Learn from the best. Absorb lessons from their wins and loses.

Stay BOLD, Keep Pursuing,

— Josh Waggoner

Related Insights

“Change is the end result of all true learning.” Leo Buscaglia

“Develop a passion for learning. If you do, you will never cease to grow.” — Anthony J. D’Angelo

“Live as if you were to die tomorrow. Learn as if you were to live forever.” — Mahatma Gandhi

Looking for the perfect life in Barnes & Nobles

Gabriella and I did something fun tonight.

… No not that, get your mind out of the gutter.

We went rollerskating!

The Skate Place was my jam back in the middle school days.

Tricks. Pizza basically made out of cardboard. Trucking and Jamming.
Aka living the dream.

I bought a pair of skates for Gabriella for Christmas 🎄 so we went to go try them out.

The place hadn’t changed an ounce. The only thing that has changed was me. I had grown wiser yet also more anxious about my world. (Also taller, I’ve gained a few inches since middle school. I was definitely the tallest person there and I’m only 6 ft)

Before we went, we grabbed some dinner and hopped into Barnes and Nobles for a bit.

We always have fun in booklandia. (Well… aren’t you the life of the party Josh)

I wanted to find a book that will change my life, help me simplify and handle overwhelm better.

I asked Gabriella to help me find some and as we were looking she wisely said,

“If you’re looking for the perfect life in Barnes & Nobles, you’re in the wrong place”.

She’s right of course.

If you’re looking for the perfect life in Barnes & Nobles, you’re in the wrong place.

Books are windows into mastery and wisdom.

Books can give you the insights and answers you seek. But there comes a time where books aren’t going to work for you. To change your life you must do the work. You must make the hard decisions and take action towards the life you dream of. Same goes for talking, daydreaming, complaining, wishing — eventually you must decide whether you are just going to talk the talk for the rest of your life or also walk the walk.

The difference between those who have and those who don’t is consistent, persistent actions towards the life they want. Dreams don’t fall from a book, or plow into you as you go around the skating rink; Dreams happen through Bold actions.

Stay BOLD, Keep Pursuing,

— Josh Waggoner

Related Insights

“When you have a dream, you’ve got to grab it and never let go.” — Carol Burnett

“Change your thoughts and you change your world.” Norman Vincent Peale

If you don’t like something, change it. If you can’t change it, change your attitude.” — Maya Angelou

Lost In Books

Oftentimes, I find myself reading books, watching courses or videos on YouTube, and listening to podcast interviews without absorbing the lessons. I’ll move from one book to the next  (sometimes even before I finish the current book!) without testing/implementing what’s said.

What gives?
Why learn at all if you’re not going to use what you’re learning or grow into a better person?

The problem is you can learn until you’re blue in the face, but if you don’t put into practice what you’re (spending all of your time) learning, then you might as well be mindlessly watching TV.

The hard part of it all is that if I do put my practice into action, I might fail. No one might show up. I might be laughed off the stage. I might embarrass myself or others. Yet, might is a such a small word to hang your hat on. Are you going to live your life behind a coulda woulda shoulda?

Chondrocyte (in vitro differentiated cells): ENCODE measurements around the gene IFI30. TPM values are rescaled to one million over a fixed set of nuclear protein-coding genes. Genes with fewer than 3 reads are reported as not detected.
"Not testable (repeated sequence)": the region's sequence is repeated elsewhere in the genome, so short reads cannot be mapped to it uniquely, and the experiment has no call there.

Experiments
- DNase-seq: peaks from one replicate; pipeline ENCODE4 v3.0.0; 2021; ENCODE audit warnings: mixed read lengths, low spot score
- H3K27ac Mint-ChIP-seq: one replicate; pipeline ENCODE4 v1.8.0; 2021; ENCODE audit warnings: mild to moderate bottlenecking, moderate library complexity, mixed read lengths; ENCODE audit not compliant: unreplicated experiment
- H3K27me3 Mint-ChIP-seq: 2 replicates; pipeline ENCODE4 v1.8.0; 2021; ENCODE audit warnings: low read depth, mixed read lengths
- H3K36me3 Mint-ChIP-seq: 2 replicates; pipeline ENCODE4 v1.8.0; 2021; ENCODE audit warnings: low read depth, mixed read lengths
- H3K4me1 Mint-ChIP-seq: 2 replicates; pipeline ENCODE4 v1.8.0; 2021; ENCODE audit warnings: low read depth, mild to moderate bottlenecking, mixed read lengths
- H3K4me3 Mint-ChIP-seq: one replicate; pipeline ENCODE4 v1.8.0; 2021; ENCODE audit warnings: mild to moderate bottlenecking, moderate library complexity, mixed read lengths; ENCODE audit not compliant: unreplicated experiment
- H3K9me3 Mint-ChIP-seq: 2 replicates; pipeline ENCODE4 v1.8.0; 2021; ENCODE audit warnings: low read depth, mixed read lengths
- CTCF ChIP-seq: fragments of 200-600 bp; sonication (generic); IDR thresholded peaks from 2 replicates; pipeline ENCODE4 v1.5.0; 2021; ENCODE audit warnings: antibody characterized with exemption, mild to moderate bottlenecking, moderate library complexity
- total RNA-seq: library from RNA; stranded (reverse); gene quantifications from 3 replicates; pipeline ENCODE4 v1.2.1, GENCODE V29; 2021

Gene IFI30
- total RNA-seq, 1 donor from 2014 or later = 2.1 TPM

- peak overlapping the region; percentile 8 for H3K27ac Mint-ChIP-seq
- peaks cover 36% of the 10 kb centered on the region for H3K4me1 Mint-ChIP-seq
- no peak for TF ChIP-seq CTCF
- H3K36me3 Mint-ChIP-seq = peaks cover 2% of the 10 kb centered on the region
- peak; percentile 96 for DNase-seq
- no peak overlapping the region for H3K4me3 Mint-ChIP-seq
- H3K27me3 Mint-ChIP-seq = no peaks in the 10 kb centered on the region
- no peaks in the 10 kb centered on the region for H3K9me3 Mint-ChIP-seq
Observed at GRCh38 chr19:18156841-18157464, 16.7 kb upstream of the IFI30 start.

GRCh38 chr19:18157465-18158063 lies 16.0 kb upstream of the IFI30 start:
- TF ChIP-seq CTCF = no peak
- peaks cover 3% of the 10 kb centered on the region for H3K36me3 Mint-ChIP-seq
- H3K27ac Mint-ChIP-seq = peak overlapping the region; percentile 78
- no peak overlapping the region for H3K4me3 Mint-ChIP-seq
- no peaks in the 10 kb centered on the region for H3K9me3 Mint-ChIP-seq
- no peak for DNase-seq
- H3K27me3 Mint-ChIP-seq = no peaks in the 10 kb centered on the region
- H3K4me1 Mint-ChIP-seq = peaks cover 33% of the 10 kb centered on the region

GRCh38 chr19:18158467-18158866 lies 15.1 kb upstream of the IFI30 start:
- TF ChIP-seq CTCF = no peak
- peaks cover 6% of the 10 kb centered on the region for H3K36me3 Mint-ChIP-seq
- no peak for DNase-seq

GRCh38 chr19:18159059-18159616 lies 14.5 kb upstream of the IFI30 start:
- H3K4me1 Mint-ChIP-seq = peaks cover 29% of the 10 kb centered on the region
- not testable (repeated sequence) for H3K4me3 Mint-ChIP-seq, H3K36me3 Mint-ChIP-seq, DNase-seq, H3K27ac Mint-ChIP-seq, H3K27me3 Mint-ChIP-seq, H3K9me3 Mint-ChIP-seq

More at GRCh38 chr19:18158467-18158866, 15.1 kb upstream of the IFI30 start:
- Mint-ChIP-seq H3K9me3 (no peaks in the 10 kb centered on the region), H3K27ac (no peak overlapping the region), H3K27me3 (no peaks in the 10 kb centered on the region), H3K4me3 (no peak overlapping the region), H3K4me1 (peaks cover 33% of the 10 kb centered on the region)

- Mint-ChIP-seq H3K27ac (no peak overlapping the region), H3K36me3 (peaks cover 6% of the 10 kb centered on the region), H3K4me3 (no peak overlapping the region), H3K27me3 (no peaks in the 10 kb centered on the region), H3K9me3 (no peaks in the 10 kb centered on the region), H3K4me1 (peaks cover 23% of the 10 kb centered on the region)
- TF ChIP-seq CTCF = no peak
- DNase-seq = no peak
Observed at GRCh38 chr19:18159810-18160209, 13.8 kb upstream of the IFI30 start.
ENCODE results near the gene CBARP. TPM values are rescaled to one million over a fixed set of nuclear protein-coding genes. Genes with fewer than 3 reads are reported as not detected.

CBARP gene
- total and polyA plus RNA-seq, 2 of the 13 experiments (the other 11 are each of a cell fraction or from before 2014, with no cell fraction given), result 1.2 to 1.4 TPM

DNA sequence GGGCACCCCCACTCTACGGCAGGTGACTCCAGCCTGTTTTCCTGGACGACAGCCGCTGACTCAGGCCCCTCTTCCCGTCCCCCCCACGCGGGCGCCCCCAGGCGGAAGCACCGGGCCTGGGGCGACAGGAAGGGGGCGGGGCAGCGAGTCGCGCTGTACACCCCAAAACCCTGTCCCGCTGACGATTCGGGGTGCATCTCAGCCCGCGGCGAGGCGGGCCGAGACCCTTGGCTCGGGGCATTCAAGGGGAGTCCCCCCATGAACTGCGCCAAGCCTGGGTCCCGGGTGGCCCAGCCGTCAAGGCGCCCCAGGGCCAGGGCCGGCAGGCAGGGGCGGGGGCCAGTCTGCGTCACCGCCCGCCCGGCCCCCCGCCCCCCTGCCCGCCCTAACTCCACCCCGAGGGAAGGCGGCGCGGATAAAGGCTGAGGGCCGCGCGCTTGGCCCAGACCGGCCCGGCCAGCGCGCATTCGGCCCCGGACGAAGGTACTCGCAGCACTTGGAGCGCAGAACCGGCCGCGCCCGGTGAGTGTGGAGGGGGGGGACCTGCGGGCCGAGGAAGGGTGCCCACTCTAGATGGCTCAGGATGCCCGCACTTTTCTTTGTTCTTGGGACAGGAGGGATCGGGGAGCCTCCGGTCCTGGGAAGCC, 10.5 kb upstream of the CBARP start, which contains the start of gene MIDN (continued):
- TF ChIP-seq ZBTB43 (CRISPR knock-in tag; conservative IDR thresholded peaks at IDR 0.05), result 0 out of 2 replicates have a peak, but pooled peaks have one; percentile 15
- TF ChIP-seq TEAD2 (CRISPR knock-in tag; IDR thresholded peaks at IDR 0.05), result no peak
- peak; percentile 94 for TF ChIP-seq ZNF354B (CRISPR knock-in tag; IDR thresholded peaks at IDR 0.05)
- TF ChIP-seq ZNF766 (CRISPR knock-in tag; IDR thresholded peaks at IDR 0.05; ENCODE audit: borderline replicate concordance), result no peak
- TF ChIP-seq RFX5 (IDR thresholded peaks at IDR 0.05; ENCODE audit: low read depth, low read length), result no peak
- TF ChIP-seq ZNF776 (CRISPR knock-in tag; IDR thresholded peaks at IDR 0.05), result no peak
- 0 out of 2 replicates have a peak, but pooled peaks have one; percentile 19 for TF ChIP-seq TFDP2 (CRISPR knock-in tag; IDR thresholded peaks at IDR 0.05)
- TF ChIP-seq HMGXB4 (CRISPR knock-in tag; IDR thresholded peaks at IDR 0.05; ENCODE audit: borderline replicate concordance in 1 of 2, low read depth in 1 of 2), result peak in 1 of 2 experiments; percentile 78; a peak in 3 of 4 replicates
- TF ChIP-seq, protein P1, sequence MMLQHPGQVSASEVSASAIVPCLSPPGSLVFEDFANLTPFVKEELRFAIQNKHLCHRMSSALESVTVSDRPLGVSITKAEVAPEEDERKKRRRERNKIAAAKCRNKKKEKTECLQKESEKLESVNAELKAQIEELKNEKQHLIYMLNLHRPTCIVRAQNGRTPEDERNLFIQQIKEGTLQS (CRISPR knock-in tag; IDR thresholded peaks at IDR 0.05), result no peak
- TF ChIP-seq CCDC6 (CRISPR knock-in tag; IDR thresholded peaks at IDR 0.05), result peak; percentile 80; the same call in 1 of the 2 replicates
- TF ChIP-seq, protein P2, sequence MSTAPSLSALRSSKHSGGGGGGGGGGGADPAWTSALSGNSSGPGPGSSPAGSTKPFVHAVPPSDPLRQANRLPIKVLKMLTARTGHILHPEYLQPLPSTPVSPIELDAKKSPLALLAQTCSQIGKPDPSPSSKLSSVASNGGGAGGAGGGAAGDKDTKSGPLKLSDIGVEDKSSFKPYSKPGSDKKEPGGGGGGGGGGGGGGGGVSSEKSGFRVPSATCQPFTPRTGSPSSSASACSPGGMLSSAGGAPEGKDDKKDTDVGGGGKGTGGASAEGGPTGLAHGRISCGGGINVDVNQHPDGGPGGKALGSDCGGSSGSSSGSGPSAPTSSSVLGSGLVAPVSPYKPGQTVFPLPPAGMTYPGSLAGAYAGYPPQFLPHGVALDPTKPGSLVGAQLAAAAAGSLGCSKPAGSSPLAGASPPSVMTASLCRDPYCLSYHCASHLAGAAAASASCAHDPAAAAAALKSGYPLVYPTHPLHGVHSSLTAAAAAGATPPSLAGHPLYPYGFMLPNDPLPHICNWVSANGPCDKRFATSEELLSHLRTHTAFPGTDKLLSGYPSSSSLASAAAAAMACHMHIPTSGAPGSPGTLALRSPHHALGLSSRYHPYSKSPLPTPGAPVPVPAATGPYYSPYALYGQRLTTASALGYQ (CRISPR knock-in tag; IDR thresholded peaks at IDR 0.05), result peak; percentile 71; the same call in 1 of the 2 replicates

Look beyond the failure and see the results of a life well lived.

Practice what you learn, act before you speak and test all assumptions. These are the tools for making dreams reality.

When you read, read to implement. 
When you watch a video or listen to a podcast you are trying to learn how to improve your life, give your complete focus and attention on it. Take notes, list action steps and questions you can reflect on.  And when you learn, practice.

Don’t clean the kitchen while you’re listening to a podcast on how to start a podcast. Focus In. Leave the cleaning and commuting to entertainment instead of mastery.

Stay BOLD, Keep Pursuing,

— Josh Waggoner

Related Wisdom

“Take chances, make mistakes. That’s how you grow. Pain nourishes your courage. You have to fail in order to practice being brave.” — Mary Tyler Moore, American Actress.

“Knowledge is of no value unless you put it into practice.”Anton Chekhov, Russian Playwright

My Favorite Books In 2017

“A reader lives a thousand lives before he dies, said Jojen. The man who never reads lives only one.” 
― George R.R. Martin, A Dance with Dragons

When I started my Renaissance Life Journey, I picked up a book.

Reading is a direct connection to wisdom and how to improve your life. I read to challenge my thinking and expand whats possible. Reading will pull you out of your worst setbacks, and raise you up to your highest potential.

(Alright alright, enough. This blog post ad is brought to you by, reading.)

My Favorite Books in 2017:

The Tao of Pooh by Benjamin Hoff

An examination of Winnie the Pooh from the perspective of Taoism.

Total Focus by Brandon Webb

Deep Work by Cal Newport

Total Focus and Deep Work’s insights are showing me how unfocused I’ve become and how much I need to learn the art of when to say no, and when to say yes. This is a work in progress.

Benjamin Franklin by Walter Isaacson

Leonardo Da Vinci by Walter Isaacson

Two excellent biographies from the Master biographer himself. Required readings for anyone seeking to be a Renaissance Man / Woman and a Renaissance Life.

Tribe of Mentors by Timothy Ferriss

The definitive guide to life from high performers in a variety of fields. If you’re looking for advice, it’s probably in here. It will also give you 1000!! other books to add to your to-read list.

I­t­ All Matters by Paul Cummings

An action plan on how to create the life of your dreams. Paul’s life lessons stick with you and his action plans show you how to amplify what you do.

Think and Grow Rich by Napoleon Hill

A little too ‘man’ focused, since that was his main audience at the time in 1937, but push past that and you’ll find a wealth of insights into the mind and how our thoughts and subconscious effects our reality.

The Art of Exceptional Living by Jim Rohn (Audible)